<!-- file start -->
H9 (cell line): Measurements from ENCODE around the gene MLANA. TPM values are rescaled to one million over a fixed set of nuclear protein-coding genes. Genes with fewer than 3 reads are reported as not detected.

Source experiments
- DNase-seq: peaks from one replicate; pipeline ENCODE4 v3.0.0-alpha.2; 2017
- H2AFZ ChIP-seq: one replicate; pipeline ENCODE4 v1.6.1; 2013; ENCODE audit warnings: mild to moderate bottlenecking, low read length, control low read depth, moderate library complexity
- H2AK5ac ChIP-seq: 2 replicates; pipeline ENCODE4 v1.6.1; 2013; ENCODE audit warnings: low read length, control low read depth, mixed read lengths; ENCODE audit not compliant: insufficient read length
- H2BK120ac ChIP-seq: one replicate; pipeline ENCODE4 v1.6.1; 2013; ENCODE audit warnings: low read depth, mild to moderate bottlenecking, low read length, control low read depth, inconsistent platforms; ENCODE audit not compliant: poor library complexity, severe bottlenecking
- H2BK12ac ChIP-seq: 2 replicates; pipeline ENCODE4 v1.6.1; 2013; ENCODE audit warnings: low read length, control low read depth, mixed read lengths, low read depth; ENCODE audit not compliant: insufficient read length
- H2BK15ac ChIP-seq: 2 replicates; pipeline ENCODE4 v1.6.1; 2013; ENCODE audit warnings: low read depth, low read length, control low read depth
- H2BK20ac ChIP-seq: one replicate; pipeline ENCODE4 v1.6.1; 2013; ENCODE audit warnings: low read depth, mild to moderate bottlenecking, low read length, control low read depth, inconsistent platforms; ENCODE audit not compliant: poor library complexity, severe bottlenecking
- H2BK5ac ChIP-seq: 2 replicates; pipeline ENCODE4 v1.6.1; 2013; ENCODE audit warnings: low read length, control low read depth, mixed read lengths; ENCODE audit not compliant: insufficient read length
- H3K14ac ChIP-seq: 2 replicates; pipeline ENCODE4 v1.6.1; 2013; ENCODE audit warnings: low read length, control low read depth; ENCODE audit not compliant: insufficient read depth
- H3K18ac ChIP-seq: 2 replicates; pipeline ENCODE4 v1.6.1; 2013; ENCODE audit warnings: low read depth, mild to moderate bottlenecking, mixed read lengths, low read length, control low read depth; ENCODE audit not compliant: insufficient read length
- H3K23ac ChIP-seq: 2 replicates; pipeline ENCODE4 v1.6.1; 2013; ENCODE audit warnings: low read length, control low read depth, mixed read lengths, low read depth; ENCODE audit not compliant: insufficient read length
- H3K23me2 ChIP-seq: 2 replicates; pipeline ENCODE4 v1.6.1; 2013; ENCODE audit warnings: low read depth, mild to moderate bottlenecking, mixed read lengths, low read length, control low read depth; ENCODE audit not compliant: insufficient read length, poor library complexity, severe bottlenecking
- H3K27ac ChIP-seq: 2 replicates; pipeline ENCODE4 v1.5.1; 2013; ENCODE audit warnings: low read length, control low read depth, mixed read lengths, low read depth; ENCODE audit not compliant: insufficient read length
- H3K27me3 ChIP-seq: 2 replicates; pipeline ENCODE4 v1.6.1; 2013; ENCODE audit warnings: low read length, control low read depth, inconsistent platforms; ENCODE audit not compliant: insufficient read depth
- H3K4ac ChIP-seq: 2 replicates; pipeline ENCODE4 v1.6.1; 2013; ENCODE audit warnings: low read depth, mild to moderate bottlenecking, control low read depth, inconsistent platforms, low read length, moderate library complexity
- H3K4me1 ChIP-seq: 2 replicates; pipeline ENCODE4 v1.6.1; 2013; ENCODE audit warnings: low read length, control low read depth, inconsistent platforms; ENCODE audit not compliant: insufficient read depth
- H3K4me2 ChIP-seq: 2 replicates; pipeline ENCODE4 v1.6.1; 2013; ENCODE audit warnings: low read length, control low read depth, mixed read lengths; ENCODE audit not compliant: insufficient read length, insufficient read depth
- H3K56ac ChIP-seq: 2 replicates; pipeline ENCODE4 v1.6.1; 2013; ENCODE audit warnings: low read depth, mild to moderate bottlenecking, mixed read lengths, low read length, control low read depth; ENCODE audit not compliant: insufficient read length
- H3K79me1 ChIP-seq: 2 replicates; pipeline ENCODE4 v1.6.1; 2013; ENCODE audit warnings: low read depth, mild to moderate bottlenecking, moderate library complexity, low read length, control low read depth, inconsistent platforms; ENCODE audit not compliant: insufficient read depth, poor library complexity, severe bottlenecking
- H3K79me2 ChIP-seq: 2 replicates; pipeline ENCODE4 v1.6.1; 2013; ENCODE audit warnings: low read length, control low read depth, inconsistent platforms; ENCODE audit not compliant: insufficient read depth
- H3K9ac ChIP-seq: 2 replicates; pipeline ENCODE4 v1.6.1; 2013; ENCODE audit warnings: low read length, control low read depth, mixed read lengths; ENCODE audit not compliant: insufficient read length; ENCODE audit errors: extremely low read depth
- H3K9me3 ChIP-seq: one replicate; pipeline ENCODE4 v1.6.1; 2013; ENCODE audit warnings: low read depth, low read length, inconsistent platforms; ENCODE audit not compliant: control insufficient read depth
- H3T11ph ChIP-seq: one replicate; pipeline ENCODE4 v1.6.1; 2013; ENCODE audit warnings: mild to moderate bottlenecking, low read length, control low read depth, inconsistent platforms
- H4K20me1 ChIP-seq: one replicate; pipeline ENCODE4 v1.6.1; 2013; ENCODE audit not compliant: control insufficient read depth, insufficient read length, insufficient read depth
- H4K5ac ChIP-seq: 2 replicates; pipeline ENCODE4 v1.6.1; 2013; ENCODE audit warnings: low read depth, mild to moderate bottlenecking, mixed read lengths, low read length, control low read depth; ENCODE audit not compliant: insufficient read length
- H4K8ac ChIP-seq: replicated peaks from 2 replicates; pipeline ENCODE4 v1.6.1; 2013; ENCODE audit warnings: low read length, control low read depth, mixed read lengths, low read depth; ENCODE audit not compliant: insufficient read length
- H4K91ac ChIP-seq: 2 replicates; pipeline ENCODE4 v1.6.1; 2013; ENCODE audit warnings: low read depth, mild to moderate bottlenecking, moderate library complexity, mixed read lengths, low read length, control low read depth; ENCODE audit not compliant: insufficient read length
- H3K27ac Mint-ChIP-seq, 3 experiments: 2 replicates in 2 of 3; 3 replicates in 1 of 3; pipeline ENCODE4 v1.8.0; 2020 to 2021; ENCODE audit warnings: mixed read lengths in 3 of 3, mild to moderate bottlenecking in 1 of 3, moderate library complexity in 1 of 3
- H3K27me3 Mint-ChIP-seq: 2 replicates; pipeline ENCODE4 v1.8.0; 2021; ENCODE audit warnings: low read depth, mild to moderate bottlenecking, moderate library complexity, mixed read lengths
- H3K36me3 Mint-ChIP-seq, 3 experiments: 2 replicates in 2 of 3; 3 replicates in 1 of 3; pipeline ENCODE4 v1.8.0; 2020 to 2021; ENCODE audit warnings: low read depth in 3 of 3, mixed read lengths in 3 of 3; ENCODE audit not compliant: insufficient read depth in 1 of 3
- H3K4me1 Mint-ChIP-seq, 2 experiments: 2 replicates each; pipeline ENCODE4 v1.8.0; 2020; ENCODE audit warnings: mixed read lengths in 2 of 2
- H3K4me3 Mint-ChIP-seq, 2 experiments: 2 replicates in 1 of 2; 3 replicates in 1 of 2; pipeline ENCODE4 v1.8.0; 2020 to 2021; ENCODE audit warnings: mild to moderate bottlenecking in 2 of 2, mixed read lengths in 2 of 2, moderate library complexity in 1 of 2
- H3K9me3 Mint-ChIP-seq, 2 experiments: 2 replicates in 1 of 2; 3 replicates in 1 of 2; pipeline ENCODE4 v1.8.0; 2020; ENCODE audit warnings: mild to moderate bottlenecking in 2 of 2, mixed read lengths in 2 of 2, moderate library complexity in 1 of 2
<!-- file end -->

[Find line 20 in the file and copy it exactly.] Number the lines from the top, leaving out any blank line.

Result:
- H3K56ac ChIP-seq: 2 replicates; pipeline ENCODE4 v1.6.1; 2013; ENCODE audit warnings: low read depth, mild to moderate bottlenecking, mixed read lengths, low read length, control low read depth; ENCODE audit not compliant: insufficient read length